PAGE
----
And Happy Father's Day to all the Daddies especially the Daddy living in my house! Love you, spouse.

Love and Light,
Faye

Thursday, June 6, 2013


Warning: Contains Spoilers

Well, like many Game of Thrones fans, I have spent most of this week recovering from probably the most traumatizing thing I have ever seen on television.  Sunday's episode of the HBO show featured the infamous "Red Wedding" where a series of mistakes and bad decisions led to the slaughter of three [and a half... ugh :-(] series regulars and favorites at a wedding.  The dearly departed were probably the closest thing to "protagonists" that the series - which features multiple kingdoms vying for the throne (hence the title) - had.  Though in retrospect, there were countless clues, on Sunday night, at approximately 9:49pm, I stood up and screamed like my house was under attack.  I then proceeded to curl in a ball on my couch for at least a good thirty minutes.... only managing to text, tweet and status update my feelings over a big mug of Chamomile Tea.  You would have thought I had been the victim of a crime.  The gut-wrenching, blood curdling scream of one of the characters is still ringing in my ears. 


Since the airing, a number of videos have been released depicting the reactions of fans, including this awesome one of George R.R. Martin (who wrote the novels) watching some.  Those who have read the books (which the series has stayed remarkably true to) filmed their friends watching what they knew was coming.  The videos feature people jumping out of their seats, breaking into tears, and hiding under blankets.  Reactions may seem bizarre to the uninitiated but trust me, if you had been watching (which I suggest you do), you would have been doing the same damn thing. 


As a reader/viewer, I kind of hate George R.R. Martin for taking me on this journey.  Then again, I kind of love him.  Like a bad marriage.  The rollercoaster of emotions I have felt in the year that I have been watching this show (I was a late bloomer and caught up a few months prior to Season 3), has been unparalleled by any art I have ever consumed (though The Walking Dead is a close second).  As a writer, I am in awe.  George R.R. Martin has taken his time in creating a universe that is rich in detail and complexity.  We have gotten to know the characters: their motives, their history, their families, and the things they love.  He has truly blurred the lines between good and evil as their are no clear villains...  just people who make choices.  Some good.  Some bad.  It's a genre-bending, fantasy universe that is remarkably accurate in its depiction of humanity.  Once my initial shock wore off on Sunday, I had a moment where I thought... man... that was really, really good.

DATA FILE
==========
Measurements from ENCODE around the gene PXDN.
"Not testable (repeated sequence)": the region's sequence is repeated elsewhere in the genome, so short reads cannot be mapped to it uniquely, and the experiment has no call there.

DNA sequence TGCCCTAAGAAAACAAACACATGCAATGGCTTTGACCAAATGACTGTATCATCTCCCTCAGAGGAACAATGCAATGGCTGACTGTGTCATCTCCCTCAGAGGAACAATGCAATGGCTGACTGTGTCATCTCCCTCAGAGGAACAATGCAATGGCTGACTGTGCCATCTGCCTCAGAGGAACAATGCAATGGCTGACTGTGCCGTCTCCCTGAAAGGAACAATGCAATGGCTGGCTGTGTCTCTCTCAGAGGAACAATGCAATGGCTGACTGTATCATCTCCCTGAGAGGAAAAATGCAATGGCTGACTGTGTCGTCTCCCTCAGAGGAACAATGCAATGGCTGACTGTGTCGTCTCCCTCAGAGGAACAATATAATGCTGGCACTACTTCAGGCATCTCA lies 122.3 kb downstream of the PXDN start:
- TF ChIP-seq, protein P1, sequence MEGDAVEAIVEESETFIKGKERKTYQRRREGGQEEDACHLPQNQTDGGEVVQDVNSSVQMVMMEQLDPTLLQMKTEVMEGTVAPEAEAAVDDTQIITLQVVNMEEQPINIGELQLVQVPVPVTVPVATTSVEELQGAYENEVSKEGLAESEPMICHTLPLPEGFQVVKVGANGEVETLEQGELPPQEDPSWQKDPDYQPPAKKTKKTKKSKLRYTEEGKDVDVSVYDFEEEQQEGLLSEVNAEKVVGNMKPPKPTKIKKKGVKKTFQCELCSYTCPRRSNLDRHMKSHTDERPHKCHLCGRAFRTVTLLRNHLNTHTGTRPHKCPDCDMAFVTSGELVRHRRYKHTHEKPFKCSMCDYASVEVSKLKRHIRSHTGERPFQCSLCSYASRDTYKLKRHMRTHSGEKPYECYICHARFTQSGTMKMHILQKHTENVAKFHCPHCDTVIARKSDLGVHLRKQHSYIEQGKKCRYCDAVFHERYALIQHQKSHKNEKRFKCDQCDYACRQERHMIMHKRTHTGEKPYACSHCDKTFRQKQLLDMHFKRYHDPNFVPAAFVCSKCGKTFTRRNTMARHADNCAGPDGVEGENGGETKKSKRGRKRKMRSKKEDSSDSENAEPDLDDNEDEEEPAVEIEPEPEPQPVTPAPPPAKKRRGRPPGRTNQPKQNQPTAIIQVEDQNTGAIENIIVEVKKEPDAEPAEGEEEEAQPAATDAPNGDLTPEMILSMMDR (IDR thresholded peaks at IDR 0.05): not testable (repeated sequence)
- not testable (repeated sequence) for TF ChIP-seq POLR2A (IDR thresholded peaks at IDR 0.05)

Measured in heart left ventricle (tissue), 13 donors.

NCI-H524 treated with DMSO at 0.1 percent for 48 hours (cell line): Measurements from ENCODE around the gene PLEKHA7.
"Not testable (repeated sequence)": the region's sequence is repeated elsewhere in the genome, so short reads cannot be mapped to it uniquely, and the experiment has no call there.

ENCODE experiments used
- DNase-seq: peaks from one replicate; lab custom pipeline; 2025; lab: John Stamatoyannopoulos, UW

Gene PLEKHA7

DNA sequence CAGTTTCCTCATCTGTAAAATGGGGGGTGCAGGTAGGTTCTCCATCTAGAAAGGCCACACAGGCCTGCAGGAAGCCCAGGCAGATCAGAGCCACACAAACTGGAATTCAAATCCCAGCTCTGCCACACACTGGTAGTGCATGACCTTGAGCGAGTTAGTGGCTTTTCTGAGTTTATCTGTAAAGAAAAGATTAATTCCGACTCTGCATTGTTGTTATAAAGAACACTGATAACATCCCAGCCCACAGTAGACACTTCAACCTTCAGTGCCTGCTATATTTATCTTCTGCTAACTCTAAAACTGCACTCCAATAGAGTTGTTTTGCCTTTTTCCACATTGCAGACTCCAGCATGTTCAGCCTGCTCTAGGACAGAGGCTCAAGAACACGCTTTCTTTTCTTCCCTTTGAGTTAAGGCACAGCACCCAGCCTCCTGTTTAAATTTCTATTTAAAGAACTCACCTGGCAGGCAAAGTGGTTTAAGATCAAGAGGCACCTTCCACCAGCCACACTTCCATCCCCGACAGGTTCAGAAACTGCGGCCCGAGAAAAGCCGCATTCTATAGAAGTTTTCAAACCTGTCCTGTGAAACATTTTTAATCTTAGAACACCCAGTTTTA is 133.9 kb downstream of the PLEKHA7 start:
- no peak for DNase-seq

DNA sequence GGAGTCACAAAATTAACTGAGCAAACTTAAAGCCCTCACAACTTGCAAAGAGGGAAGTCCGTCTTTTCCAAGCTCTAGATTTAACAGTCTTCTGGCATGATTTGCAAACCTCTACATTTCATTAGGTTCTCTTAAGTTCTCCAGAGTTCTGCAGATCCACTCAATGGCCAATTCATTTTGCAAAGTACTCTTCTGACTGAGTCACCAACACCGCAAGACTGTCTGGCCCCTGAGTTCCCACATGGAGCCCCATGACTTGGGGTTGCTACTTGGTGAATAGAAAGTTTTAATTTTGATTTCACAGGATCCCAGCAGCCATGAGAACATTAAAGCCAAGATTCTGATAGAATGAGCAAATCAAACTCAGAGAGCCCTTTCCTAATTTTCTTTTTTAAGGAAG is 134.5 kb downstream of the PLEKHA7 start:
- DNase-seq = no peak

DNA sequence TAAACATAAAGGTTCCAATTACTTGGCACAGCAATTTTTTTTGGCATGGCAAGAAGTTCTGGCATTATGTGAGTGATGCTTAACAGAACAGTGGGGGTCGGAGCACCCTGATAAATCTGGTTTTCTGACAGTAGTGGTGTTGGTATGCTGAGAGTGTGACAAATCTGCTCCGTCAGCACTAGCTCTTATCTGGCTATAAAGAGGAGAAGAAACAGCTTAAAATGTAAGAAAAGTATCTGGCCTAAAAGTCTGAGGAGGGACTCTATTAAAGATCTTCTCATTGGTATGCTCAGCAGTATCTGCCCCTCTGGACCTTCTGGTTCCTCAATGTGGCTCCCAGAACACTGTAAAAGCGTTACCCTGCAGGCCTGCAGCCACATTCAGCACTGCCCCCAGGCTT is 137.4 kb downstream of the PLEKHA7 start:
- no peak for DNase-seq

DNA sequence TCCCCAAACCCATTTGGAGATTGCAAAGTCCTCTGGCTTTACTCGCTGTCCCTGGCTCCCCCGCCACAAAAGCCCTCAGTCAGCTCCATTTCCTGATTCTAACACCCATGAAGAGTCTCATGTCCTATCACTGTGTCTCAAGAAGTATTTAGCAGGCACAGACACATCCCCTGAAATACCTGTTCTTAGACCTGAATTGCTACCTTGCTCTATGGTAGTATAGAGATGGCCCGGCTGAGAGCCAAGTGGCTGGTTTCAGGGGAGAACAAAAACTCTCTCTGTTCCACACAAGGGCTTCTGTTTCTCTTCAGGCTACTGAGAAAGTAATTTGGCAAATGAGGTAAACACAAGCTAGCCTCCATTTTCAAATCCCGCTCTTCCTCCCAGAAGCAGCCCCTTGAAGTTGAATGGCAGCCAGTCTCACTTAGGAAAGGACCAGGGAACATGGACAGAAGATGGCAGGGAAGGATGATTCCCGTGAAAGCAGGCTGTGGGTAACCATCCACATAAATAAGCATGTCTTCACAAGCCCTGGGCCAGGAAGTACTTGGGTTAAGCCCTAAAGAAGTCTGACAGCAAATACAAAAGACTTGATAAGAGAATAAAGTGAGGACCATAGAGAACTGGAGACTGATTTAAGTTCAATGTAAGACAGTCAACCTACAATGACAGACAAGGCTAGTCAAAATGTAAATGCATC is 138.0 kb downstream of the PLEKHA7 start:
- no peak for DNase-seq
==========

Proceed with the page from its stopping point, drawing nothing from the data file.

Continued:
As I mentioned before, in April, I attended the Writer's Digest Conference East.  On the last day, I attended a session with Paula Munier from Talcott Notch on writing the first ten pages of a novel.  It was awesome.  One of the (many) gems she gave us as take-homes was to make sure your reader "feels something" in those first ten pages.  Some kind of emotion.  Something that keeps your reader reading and gets them to care about the story and your characters.  She gave us a number of examples of powerful openers including my favorite from The Lovely Bones by Alice Sebold: My name is Salmon, like the fish; first name Susie.  I was fourteen when I was murdered on December 6, 1973.  That gives me goose bumps every time I read it.

Watching Game of Thrones, I realize there is a difference between genuine emotion and a manipulative kind of emotion (i.e., Color Purple v. For Colored Girls (movie not book)).   You know horrific things that you can make sense of (Sophia getting beat down in Color Purple) versus horrific things done purely for shock value (Michael Ealy throwing the kids out the window in For Colored Girls).  The reason I hate George... but really love him... is because I can understand why he wrote it.  Everything (and I mean from Season 1, Episode 1) of  Game of Thrones led to those ten minutes.  And as much as you disliked that it had to go down, when the dust settled, you understood it.  Because George was able to full develop characters and situations that understandably led to that that kind of tragedy. 

That kind of storytelling... that kind of art... it's the reason I write... it's the reason I read.

Brava, Mr. Martin (and all the folks over at HBO) for really getting it right.



Love and Light,
Faye